Since competitive intelligence is all about analyzing market strengths as well as weaknesses, let’s see how Peloton is stacking up. Here’s a scatterplot snapshot in Quid Social in which we looked at conversation size juxtaposed with social sentiment.


As you can see, much of the conversation is in the upper right quadrant indicating high traction and positive sentiment. This is definitely a good sign of the general conversation trending in a positive light.

Understanding Outliers

Outliers in clusters such as weight loss and cycling classes indicate areas that could yield information into customer needs or frustrations. These areas could potentially be rectified by focused social media marketing. You can’t fix what you don’t know, so the first step in competitive intelligence is identifying outliers to inform building a comprehensive approach to addressing consumer need.

In our quest for competitive intelligence, we found an area of interest surrounding posts and authors by gender. While it should be obvious that not all social media accounts are identifiable by gender, it’s good to know where you stand in share of voice among those that are.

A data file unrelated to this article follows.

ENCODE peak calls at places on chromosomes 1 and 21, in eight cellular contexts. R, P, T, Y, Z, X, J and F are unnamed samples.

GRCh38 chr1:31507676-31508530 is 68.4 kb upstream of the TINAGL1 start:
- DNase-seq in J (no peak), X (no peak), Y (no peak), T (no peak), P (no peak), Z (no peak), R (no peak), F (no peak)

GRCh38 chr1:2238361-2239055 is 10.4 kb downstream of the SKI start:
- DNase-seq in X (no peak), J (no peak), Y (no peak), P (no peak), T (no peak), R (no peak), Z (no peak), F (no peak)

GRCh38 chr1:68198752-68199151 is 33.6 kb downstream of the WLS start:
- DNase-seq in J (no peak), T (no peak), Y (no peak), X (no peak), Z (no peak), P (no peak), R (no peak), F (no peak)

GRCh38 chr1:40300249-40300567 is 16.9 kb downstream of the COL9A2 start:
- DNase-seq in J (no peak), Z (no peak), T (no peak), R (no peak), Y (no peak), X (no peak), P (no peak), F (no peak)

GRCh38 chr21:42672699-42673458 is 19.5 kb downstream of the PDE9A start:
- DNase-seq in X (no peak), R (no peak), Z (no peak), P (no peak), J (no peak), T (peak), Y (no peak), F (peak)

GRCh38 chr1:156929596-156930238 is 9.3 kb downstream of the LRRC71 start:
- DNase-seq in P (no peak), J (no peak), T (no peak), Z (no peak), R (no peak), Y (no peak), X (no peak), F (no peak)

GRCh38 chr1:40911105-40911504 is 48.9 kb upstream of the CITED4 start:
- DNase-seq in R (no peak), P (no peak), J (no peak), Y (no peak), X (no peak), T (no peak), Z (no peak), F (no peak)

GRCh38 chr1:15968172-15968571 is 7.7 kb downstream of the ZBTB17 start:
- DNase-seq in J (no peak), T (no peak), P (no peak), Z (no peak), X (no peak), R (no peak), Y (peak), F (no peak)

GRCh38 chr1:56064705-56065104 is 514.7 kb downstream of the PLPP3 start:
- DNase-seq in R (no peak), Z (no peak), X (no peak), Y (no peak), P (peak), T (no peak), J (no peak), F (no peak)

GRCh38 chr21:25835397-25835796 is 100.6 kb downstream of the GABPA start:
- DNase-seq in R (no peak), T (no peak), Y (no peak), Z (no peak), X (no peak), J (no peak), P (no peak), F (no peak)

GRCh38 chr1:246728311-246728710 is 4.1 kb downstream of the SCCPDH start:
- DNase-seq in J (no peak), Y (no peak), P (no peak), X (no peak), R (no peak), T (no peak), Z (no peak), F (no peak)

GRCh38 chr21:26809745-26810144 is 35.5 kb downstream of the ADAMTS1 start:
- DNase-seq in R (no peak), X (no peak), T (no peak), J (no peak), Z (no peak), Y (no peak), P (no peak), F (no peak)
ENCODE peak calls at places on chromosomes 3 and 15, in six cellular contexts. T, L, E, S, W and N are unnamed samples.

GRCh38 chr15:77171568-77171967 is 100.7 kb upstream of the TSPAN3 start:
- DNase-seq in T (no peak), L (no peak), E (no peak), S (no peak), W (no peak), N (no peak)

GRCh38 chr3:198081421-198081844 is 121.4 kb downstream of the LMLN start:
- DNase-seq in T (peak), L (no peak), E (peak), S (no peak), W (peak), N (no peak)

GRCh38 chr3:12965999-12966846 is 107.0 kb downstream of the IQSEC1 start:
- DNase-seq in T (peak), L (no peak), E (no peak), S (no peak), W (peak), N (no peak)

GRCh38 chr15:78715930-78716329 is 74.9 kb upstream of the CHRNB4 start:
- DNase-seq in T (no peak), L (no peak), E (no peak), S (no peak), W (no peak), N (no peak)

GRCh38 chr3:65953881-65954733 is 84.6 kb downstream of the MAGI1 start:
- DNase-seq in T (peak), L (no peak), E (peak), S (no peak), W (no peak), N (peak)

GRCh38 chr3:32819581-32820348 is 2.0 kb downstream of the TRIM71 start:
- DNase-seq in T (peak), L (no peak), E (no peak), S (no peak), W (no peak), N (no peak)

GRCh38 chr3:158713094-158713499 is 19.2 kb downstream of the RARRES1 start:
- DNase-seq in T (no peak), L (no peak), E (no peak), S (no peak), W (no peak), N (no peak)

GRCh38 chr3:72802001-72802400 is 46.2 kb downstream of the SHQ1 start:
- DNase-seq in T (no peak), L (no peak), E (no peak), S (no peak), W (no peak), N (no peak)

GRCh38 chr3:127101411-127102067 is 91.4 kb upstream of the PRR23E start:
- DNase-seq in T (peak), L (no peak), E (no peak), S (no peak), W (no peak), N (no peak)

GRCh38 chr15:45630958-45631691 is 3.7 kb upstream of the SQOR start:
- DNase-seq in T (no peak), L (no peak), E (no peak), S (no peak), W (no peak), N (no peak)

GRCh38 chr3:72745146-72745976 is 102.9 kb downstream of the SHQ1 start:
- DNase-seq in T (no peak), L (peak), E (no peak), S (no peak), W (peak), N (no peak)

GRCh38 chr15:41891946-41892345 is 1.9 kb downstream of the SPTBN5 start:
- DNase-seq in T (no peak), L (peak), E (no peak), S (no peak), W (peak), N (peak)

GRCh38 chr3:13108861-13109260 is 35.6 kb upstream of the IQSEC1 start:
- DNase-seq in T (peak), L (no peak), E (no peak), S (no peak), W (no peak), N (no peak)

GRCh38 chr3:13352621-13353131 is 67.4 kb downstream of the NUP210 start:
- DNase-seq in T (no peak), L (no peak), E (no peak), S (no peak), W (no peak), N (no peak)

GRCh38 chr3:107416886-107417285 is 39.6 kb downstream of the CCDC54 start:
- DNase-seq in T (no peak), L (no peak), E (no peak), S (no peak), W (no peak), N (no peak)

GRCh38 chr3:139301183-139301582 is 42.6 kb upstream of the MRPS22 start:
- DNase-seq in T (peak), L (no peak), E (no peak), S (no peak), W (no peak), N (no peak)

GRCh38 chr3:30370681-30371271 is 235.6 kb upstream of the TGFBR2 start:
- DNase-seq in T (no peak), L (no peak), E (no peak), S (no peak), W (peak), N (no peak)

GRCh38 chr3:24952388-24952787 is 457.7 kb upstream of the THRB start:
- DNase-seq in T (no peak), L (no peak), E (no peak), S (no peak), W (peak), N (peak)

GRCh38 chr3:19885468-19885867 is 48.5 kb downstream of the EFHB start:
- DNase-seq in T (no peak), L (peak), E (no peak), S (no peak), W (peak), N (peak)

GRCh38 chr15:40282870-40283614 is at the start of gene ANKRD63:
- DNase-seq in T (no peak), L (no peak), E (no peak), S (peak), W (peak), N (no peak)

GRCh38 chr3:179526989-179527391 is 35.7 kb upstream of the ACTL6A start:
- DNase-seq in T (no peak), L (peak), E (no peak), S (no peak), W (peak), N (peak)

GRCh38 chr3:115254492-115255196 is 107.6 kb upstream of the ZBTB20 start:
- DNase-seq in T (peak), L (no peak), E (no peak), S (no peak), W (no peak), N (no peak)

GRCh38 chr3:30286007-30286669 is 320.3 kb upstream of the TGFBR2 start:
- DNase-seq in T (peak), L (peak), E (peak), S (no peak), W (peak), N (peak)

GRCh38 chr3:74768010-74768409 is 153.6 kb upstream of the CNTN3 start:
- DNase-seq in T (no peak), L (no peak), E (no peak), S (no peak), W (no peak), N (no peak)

Therefore, we sliced Peloton’s social conversation by identified author gender and follower count and found it skewed highly male. Would you expect that from a fitness brand? Maybe, maybe not. It’s good to know for sure though!


So – if your brand finds itself in a similar situation, what do you do? Well, we wanted to know where most of the female conversation is taking place and how it looks over time. It’s a great way to familiarize your brand with any gender specific narrative. And it serves as a precursor to targeting influencers able to speak to uncovered needs and help balance gender disparity.

Demographic Data Intelligence 

Here we sliced the data to only include female social media accounts active on Reddit – which held the majority of the conversation by far. We then put it on the timeline view to identify how the conversation has changed over time.


Here we can identify spikes in the conversation for deeper dives into the causes. And since each of these threads are searchable, it’s a wealth of information for brands to better understand how consumers are using and experiencing their products.